Cabin Fever

Observing notes from the evening of Saturday, February 5, 2000

North Carolina has been hit by several winter storms within the last few weeks. The last one dumped a record breaking snowfall. The schools were out, businesses were closed, and people had a difficult time getting around. In fact, most people didn't get around at all. We all stayed cooped up in our houses or spent most of the time just trying to shovel the snow out of the driveway. While there were a few clear nights, the fact that it was bitterly cold and had about two feet of snow on the ground kept me from venturing outside with my telescope. Needless to say, everyone has been suffering from "Cabin Fever" to some degree. Most of the snow has finally melted away now. So, when Saturday night presented me with clear skies, I couldn't resist setting up my telescope to hunt down some faint celestial wonders.

I spent the day shoveling the remaining snow from my deck and set up my 8" Schmidt-Cassegrain telescope just after nightfall. Although it was quite cold, it felt refreshing to be out under the stars again. Since I'm working on observing the Herschel 400 list of deep sky objects, I always feel I'm wasting any clear night that I'm not outside. With the universe calling my name, I aligned my setting circles and went to work.

My first object of the night was NGC1964. This is a small, very faint galaxy located in the constellation of Lepus. I barely could detect that the galaxy was there. It was basically an oblong fuzzy spot, running north-south. It had either a stellar core or an involved star. Either way, it was prominent in the center.

I then drifted down the river Eridanus until I came upon the galaxy NGC1407. Although the galaxy barely showed up in my eyepiece, it was a nice size. It was almost perfectly round. Every now and then I would see a little sparkle in the center.

The strong current of Eridanus carried me to NGC1400. This faint galaxy is in the same field of view as NGC1407, but it is quite a bit smaller. There wasn't much to it. It too seemed to have a stellar core or a star involved.

I could hear the howl of Orion's hound so I ventured in the region of Canis Major. I searched out the open cluster NGC2204. My first reaction was, "Is this a star cluster?". According to the star charts I was dead center on the cluster but there sure wasn't much to it. It was a very loose gathering of stars, with one prominent star in the eyepiece. The software I was using seemed to suggest that the brighter star wasn't a true member. After boosting the power up a little bit, I could see a dim concentration of stars in the center, but I still seemed to see more stars throughout the view so I don't know how this got labeled as an open star cluster.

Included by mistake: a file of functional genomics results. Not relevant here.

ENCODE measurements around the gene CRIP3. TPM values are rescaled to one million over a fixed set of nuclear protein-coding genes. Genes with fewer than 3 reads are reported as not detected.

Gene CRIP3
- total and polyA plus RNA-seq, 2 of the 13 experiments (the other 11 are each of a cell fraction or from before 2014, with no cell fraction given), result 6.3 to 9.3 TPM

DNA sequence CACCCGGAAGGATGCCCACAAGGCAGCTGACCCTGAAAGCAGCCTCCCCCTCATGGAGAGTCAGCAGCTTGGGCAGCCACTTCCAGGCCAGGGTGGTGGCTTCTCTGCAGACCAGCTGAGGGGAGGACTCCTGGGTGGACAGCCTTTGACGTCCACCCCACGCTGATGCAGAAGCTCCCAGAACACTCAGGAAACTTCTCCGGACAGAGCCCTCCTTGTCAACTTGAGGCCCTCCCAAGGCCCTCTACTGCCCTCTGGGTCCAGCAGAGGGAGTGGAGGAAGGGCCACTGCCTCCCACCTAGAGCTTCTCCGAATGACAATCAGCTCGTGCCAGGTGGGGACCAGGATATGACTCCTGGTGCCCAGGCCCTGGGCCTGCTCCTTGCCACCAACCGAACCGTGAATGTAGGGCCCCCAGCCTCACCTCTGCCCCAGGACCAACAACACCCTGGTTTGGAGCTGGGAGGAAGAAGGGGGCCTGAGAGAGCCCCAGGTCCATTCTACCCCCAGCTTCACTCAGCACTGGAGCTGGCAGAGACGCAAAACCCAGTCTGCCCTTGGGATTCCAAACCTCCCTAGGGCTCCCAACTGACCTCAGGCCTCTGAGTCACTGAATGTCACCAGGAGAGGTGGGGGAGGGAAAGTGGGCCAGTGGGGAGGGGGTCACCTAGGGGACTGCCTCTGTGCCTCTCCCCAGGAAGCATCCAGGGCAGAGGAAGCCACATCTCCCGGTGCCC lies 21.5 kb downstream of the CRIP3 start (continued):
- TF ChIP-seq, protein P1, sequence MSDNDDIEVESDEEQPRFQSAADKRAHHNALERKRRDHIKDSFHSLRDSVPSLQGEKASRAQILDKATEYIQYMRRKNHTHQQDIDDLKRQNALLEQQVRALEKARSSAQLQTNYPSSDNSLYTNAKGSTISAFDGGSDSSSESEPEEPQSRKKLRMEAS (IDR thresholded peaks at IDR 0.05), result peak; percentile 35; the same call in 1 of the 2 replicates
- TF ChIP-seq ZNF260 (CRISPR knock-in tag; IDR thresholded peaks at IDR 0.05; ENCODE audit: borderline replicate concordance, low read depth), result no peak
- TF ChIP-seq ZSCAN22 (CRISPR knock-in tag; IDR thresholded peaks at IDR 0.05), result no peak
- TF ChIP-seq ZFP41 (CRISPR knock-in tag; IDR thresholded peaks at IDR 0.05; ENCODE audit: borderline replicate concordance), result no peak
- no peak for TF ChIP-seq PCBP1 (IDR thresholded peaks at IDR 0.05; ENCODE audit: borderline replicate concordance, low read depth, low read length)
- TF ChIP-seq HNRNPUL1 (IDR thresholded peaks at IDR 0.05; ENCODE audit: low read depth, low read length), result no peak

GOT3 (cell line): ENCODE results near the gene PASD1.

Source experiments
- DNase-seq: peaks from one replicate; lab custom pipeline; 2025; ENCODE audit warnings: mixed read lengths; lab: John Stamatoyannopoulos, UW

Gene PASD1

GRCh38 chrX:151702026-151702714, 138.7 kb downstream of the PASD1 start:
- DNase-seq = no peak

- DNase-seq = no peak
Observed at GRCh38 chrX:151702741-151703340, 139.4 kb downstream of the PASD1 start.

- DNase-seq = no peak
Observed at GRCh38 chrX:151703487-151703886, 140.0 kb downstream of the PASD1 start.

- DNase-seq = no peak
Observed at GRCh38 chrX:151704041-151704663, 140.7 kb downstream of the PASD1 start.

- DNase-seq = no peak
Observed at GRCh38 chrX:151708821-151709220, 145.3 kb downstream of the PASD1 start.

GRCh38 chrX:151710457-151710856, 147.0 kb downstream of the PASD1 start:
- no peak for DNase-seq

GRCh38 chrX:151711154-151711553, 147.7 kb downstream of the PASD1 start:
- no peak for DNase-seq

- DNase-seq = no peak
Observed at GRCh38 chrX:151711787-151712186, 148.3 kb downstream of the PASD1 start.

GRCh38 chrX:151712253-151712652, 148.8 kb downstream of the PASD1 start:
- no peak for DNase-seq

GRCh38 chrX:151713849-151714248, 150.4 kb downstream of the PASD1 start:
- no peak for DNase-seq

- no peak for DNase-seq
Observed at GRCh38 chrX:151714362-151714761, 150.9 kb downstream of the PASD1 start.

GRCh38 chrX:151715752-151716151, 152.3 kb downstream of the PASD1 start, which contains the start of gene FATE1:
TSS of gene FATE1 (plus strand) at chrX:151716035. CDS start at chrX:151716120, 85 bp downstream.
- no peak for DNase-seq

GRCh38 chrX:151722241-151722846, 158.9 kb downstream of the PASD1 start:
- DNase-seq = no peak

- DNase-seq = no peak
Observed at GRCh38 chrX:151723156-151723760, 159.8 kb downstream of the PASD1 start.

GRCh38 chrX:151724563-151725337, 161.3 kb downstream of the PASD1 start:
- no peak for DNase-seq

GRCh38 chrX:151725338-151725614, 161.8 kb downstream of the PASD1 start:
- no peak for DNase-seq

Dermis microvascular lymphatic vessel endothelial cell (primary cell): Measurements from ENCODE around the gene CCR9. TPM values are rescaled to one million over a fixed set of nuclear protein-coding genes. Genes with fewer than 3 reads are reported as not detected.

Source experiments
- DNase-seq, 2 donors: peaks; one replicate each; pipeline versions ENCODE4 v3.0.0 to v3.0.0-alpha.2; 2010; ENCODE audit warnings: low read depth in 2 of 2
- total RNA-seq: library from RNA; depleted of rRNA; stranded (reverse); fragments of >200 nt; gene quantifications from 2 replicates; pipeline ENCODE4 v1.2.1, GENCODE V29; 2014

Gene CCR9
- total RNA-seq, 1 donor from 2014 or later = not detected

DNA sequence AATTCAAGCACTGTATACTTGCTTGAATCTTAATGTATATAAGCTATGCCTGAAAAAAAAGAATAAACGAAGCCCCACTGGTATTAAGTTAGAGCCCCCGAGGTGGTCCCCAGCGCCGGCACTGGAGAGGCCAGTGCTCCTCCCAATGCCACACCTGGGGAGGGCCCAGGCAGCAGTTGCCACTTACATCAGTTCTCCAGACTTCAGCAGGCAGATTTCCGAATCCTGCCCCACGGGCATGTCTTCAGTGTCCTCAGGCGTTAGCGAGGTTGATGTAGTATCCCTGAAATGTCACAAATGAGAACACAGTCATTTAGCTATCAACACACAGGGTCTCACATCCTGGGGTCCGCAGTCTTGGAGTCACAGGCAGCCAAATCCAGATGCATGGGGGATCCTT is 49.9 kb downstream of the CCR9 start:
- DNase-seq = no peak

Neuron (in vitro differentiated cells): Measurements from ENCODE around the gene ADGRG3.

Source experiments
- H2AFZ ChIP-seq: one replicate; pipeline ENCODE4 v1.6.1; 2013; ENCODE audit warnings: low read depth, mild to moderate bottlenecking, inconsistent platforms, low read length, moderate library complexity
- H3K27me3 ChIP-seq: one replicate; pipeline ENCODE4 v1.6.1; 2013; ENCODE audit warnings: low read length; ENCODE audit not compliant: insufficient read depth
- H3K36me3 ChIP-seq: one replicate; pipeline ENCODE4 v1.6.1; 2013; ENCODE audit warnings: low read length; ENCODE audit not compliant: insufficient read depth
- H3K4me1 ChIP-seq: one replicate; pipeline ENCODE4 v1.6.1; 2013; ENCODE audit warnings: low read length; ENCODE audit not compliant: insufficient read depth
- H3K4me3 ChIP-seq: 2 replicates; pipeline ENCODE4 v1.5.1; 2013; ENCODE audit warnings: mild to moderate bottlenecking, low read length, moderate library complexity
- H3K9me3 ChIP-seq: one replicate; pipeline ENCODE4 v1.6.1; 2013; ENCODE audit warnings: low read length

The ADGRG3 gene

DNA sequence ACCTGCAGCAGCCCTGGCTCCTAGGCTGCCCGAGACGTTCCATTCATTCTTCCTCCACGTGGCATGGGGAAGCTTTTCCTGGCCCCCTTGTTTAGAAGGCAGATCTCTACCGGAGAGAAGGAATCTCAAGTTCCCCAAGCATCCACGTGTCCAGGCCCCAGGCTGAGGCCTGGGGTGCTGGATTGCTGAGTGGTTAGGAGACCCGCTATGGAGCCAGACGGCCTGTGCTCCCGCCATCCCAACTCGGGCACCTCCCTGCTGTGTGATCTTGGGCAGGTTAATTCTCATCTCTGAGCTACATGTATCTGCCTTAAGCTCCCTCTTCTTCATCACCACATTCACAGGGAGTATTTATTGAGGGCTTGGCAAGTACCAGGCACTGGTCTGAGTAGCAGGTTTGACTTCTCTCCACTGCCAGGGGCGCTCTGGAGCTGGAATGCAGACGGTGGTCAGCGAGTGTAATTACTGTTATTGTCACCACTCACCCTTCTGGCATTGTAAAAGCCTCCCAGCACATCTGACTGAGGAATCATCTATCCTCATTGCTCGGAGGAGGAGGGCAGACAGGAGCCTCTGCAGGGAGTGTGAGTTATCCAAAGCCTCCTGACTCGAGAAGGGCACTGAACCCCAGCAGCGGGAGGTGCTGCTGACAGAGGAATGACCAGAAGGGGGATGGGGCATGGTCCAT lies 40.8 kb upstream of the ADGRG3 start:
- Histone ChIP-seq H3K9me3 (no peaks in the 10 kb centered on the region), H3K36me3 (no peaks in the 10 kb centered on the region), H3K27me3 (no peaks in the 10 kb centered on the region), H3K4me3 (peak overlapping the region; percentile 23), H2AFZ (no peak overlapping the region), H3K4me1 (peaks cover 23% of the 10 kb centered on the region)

The stellar canine gave up another cluster for me to observe. Next up was the open cluster NGC2354. This one looked more like a cluster should look, although it has very scattered members. The stars are relatively uniform in magnitude although there seems to be an underlying layer of dimmer stars. The cluster kind of runs east-west in shape. It was very large in eyepiece, covering about a third of the distance across field of view, although it was still rather sparse.

Next up in the constellation of Canis Major was NGC2360. This grouping of stars was quite a beautiful cluster. It was what I thought an open cluster of stars should look like. It was rather rich and mostly uniform, though I would say the shape of the cluster seemed to favor an east-west orientation. The center was pretty concentrated. Still, some of the members seemed to make up what I would call straggling arms, I guess the suburbs of the cluster. NGC2360 stood out well against the background. There was one prominent star to one side in the field of view.

The last object Canis Major offered was the open cluster NGC2362. Wow! This one is not as big as previous cluster, but it stands out as a spectacular gathering of celestial suns. It's a very nice concentration of stars. What really stands out about this one is there is a mega-bright star, blazing away in the center. I don't know if it's a real member because it is so bright. It's almost like a beacon or marker for this cluster. This marker star is toward the blue end of spectrum and really makes this cluster a sight to behold.